verb (used with object), jum·bled, jum·bling.

to mix in a confused mass; put or throw together without order: You've jumbled up all the cards.
to confuse mentally; muddle.

verb (used without object), jum·bled, jum·bling.

to be mixed together in a disorderly heap or mass.
to meet or come together confusedly.


Origin of jumble

1520–30; perhaps blend of joll to bump (now dial.) and tumble
Related formsjum·ble·ment, nounjum·bler, nounjum·bling·ly, adverbun·jum·bled, adjective

Synonyms for jumble

Antonyms for jumble

1. separate. 7. order.
Dictionary.com Unabridged Based on the Random House Unabridged Dictionary, © Random House, Inc. 2019

Examples from the Web for jumbled

Contemporary Examples of jumbled

Historical Examples of jumbled

  • I know that it's willingly offered, but we should be too warm all jumbled up together.


    Emile Zola

  • He was speaking so rapidly that the words were jumbled together.

    The Woman-Haters

    Joseph C. Lincoln

  • If I were Joseph, I should not be quite unconcerned about that jumbled estimation.

    A Rent In A Cloud

    Charles James Lever

  • In other cases the words are jumbled and confused, especially if long and difficult.

    Criminal Man

    Gina Lombroso-Ferrero

  • The voices that came down to them were jumbled, faint, indistinguishable.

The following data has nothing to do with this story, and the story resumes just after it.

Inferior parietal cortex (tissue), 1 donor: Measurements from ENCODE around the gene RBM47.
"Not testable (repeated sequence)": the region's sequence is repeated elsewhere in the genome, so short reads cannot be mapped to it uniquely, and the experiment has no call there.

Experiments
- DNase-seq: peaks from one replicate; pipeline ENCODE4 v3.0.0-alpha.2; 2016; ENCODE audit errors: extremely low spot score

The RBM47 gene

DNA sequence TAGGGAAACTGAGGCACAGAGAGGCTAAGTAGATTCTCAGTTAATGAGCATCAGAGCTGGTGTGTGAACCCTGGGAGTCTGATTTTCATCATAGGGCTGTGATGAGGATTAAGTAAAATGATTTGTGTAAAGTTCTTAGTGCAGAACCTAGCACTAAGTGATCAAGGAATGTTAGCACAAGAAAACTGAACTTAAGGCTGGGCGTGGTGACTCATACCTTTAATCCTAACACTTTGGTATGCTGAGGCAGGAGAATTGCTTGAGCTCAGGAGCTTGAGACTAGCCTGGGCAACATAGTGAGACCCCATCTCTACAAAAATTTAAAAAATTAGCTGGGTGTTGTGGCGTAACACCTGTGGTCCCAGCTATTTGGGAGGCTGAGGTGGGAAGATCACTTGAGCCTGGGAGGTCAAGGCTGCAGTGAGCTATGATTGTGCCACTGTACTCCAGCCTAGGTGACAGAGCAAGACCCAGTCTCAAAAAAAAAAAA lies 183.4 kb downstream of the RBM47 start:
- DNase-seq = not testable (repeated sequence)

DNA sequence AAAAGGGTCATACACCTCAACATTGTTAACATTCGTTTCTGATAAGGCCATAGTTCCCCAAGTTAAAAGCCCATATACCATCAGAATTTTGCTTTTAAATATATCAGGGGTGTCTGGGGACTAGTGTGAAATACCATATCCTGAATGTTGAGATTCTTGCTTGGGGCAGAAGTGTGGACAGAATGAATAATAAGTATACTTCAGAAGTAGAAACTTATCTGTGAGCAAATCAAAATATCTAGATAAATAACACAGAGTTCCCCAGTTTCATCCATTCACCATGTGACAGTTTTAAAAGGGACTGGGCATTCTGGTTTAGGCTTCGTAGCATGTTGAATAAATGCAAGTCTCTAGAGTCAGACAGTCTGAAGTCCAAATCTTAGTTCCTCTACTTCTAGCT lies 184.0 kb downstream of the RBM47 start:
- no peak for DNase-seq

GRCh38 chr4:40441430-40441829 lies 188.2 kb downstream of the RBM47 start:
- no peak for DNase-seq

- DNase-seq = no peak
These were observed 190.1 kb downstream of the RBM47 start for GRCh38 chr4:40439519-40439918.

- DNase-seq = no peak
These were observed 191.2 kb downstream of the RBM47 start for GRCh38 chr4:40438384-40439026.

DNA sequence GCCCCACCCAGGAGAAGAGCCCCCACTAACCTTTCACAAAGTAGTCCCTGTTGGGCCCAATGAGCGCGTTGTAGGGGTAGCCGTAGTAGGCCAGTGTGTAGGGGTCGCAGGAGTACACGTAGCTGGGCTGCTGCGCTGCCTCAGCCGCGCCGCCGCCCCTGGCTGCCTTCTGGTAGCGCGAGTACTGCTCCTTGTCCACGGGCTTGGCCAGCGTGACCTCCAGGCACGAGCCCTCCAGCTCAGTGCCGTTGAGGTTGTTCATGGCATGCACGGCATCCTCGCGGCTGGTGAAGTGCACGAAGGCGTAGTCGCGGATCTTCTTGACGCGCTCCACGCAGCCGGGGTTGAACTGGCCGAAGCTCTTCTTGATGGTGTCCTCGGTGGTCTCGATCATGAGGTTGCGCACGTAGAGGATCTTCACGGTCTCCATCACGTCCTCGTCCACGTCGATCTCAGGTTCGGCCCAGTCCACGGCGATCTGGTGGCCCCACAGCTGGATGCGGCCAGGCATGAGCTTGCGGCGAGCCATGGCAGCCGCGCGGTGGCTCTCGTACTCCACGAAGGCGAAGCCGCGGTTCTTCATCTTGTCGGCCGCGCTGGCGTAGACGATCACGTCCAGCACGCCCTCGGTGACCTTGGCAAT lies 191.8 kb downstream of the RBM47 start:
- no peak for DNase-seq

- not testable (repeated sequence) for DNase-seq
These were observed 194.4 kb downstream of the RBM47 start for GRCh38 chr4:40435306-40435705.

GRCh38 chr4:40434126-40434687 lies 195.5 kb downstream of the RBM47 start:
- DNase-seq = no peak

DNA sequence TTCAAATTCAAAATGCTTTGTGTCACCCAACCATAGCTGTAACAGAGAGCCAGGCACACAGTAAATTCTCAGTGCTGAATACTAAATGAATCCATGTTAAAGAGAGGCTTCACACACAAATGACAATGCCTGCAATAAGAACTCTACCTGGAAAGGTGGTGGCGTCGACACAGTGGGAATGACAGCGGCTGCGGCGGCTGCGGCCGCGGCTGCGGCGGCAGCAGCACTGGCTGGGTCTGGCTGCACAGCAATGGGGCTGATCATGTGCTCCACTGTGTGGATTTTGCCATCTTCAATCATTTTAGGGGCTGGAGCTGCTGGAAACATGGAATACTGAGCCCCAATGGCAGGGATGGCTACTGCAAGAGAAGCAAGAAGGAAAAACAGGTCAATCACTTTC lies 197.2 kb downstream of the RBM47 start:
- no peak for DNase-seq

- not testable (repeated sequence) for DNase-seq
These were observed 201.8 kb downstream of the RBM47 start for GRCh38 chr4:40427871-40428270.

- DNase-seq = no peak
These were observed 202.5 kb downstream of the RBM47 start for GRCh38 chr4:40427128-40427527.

Spring Street

    James H. Richardson

British Dictionary definitions for jumbled



to mingle (objects, papers, etc) in a state of disorder
(tr; usually passive) to remember in a confused form; muddle


a disordered mass, state, etc
British articles donated for a jumble sale
Also called: jumbal a small thin cake, usually ring-shaped
Derived Formsjumbler, nounjumbly, adjective

Word Origin for jumble

C16: of uncertain origin
Collins English Dictionary - Complete & Unabridged 2012 Digital Edition © William Collins Sons & Co. Ltd. 1979, 1986 © HarperCollins Publishers 1998, 2000, 2003, 2005, 2006, 2007, 2009, 2012

Word Origin and History for jumbled



"a confused mixture," 1660s, from jumble (v.).



1520s, originally "to move confusedly," perhaps coined on model of stumble, tumble, etc. In 17c., it was yet another euphemism for "have sex with" (a sense first attested 1580s). Meaning "mix or confuse" is from 1540s. Related: Jumbled; jumbling.

Online Etymology Dictionary, © 2010 Douglas Harper